Tag Archives: love


It’s always kind of weird to come back to where I grew up. I’ve been back in S. Park the past few days for a mini vacation due to Thanksgiving, and sitting here in my childhood bedroom, I’m struck by how many memories this one room holds for me. The walls are bright blue and green, a testament to my teenage taste and personality, the furniture maple-toned, matching the hardwood floor that runs throughout the house. It isn’t a large room, but yet the furniture fits comfortably, the single bed marking that period in my life where I wanted as much floor space as possible so I could stretch undisturbed (though how often I actually did that is debatable). If I think about the walls and furniture, though, I must remember that they weren’t always that way, not when I was in my prima ballerina faze and white furniture handed down from my mother stood in the room, softer pinks, blues and greens dominating my décor. Yet even before then, as a small child, primary colours chosen by my mother were all the rage, stuffed animals my most intimate friends and devoted company.

I look back at the walls and notice that though the colour is bright it sometimes is hard to make out due to how many objects cover them, from ceiling to floor. The objects on the wall document everything from festivals and performances I participated in, to past travels, accomplishments, birthday parties, and art projects. They range in age, some dating back to the last few months of the 80s, others to just a few years ago, a timeline of the most important events within my past 26 years: a photo of my first Christmas, a poster of my first semi-professional Ukrainian dance tour, spoons from various places I’ve traveled, my university degree. Every object tells a story, hearkens back to the fleshed-out moment it now symbolizes.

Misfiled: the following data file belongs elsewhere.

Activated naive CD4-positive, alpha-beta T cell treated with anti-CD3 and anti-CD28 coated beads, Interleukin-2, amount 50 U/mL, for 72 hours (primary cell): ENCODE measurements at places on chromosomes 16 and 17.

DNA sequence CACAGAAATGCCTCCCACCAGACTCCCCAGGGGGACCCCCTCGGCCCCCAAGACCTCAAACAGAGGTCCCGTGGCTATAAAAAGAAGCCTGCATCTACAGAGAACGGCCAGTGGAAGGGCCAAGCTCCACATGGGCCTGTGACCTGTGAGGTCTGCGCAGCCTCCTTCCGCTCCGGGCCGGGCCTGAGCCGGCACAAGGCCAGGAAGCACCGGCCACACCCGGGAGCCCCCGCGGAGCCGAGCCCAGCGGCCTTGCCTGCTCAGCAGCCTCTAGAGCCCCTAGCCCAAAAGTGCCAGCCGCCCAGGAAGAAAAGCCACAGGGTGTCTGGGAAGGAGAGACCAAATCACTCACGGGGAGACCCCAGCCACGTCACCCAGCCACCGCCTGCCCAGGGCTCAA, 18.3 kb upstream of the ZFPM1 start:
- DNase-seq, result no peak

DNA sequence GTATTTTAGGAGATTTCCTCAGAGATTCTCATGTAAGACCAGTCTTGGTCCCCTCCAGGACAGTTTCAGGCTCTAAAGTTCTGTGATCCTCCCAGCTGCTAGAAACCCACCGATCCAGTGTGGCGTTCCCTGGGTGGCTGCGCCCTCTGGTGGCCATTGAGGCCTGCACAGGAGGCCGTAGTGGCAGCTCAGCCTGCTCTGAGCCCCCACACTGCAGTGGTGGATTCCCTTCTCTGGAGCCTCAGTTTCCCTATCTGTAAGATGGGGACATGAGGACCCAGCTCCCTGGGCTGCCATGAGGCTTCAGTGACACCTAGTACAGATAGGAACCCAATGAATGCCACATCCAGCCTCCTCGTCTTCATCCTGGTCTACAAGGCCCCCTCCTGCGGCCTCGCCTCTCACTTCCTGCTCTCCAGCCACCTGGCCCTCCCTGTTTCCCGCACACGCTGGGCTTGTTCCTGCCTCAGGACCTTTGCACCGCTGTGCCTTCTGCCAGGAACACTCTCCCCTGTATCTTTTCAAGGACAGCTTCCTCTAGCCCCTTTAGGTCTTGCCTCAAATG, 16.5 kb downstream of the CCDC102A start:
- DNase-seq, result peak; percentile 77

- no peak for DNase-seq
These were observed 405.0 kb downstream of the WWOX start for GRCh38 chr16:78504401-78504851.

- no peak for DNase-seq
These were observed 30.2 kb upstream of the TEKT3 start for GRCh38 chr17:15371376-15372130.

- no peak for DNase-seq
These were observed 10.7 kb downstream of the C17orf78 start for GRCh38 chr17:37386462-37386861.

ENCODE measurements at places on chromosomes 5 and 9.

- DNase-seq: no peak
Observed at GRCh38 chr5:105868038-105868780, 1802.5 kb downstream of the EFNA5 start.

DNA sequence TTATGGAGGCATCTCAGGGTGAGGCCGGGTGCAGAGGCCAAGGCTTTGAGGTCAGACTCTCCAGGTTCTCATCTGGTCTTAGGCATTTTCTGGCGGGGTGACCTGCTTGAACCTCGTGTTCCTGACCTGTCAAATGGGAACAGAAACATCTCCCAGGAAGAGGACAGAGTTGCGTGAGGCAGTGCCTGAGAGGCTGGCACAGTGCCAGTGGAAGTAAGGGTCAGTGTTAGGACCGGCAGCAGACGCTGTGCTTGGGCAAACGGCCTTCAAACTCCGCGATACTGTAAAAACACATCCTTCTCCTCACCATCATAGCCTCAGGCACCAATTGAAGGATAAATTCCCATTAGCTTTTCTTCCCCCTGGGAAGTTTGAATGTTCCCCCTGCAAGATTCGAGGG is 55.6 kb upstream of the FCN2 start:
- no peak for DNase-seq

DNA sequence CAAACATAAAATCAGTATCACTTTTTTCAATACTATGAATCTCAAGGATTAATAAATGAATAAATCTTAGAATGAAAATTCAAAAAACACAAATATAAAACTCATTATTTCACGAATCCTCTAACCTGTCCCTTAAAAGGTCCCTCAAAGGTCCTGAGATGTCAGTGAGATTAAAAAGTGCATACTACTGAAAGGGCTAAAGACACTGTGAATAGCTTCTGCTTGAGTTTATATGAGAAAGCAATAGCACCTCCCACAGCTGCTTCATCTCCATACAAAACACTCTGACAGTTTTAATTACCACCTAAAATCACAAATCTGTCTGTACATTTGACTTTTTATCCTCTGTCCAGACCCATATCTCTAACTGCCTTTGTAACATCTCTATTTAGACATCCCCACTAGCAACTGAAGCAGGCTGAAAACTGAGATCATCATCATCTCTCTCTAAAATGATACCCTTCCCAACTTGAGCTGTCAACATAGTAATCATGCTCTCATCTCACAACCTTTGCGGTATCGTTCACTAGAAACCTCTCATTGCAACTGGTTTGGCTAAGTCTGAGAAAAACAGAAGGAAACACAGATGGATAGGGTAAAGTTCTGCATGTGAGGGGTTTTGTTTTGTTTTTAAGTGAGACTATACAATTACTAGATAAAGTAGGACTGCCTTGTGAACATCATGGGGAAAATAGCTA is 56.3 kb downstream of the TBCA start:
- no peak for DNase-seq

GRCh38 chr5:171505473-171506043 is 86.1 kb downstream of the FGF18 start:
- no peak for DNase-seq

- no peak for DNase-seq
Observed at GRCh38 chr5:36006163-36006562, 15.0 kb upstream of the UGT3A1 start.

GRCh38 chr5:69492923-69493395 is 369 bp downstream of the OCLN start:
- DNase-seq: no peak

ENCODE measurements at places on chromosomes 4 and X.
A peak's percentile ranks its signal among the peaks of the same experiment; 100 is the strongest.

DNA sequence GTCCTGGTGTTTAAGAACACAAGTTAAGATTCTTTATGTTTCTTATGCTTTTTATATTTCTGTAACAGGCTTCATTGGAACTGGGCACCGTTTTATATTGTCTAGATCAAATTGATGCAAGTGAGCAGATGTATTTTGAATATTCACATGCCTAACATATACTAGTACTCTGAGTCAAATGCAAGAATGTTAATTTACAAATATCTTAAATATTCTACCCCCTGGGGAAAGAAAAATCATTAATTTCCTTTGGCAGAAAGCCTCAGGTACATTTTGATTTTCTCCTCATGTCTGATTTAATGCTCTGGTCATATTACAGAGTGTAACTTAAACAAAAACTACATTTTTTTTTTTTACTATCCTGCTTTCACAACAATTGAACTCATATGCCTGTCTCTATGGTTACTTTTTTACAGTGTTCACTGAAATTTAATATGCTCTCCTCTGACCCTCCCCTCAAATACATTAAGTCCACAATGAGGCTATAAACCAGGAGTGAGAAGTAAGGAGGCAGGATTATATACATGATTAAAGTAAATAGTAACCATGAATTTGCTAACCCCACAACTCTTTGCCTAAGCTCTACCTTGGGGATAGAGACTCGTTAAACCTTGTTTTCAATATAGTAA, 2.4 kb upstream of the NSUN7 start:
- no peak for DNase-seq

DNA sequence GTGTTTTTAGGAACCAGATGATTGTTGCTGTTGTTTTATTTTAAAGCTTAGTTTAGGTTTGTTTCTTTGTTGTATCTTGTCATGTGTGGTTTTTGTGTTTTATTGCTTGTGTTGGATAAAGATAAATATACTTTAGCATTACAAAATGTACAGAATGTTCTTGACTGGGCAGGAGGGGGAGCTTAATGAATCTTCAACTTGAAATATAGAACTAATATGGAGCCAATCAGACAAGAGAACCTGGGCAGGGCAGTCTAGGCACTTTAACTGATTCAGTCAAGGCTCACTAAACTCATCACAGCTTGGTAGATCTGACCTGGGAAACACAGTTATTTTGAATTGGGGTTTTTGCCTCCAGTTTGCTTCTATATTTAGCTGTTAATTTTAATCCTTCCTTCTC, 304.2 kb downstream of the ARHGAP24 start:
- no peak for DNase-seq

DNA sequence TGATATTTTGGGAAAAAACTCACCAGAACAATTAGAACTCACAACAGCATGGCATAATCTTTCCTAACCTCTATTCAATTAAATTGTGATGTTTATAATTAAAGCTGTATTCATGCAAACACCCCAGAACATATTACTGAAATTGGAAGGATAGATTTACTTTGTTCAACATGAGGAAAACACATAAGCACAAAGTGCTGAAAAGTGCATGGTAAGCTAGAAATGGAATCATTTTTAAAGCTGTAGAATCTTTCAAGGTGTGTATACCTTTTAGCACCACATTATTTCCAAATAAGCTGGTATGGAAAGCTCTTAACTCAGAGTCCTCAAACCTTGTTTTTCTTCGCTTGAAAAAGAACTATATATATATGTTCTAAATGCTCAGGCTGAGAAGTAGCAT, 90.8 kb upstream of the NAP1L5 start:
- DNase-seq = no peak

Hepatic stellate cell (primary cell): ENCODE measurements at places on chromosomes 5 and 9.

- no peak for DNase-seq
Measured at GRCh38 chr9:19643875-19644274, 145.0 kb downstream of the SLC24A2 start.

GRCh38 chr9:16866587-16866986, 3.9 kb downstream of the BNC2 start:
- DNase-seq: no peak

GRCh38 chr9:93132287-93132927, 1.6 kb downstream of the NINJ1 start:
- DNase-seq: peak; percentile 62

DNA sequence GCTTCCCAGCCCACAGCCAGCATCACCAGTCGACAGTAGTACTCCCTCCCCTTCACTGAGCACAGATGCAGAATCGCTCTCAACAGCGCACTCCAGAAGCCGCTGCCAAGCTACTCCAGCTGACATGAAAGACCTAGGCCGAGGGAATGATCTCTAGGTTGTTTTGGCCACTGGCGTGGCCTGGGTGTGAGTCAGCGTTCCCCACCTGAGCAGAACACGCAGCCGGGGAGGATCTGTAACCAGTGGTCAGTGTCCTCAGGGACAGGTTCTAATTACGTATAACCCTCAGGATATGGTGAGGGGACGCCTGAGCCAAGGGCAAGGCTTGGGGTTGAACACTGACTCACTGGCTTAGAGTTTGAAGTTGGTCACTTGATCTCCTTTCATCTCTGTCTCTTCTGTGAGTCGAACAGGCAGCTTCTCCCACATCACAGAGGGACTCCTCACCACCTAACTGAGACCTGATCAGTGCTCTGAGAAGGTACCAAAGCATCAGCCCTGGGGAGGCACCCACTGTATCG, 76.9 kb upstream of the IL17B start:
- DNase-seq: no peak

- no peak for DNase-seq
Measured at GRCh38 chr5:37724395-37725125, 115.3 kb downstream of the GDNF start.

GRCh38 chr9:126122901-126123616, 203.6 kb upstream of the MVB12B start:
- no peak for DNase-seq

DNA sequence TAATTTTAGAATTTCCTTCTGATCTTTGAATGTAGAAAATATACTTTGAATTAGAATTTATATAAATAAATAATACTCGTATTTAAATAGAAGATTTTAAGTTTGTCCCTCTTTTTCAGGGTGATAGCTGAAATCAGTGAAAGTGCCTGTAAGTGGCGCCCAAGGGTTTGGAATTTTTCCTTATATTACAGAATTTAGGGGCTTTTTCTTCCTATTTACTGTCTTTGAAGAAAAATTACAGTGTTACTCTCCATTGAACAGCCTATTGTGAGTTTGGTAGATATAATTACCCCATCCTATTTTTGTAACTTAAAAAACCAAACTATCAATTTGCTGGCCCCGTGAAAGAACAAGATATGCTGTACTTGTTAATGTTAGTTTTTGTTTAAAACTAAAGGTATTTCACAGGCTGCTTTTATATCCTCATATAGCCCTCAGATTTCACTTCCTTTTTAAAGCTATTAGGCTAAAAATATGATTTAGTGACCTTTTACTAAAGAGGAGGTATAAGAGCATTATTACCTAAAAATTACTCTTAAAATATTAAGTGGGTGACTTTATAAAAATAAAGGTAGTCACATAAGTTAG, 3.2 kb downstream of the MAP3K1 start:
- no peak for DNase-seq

The books do the same. Stacks upon stacks of books are piled into every nook and cranny, books I haven’t finished, books I’ve read once or twice, and books that have been supremely loved over the years. Each book, each photo album, each journal and notebook represents a part of me, my interests (whether they remain the same or have changed), my story, another timeline. The old school binders tell an even more specific story as they showcase the work I actually did, the subjects I excelled in and those that provided an intellectual struggle (whether I wanted to admit it or not).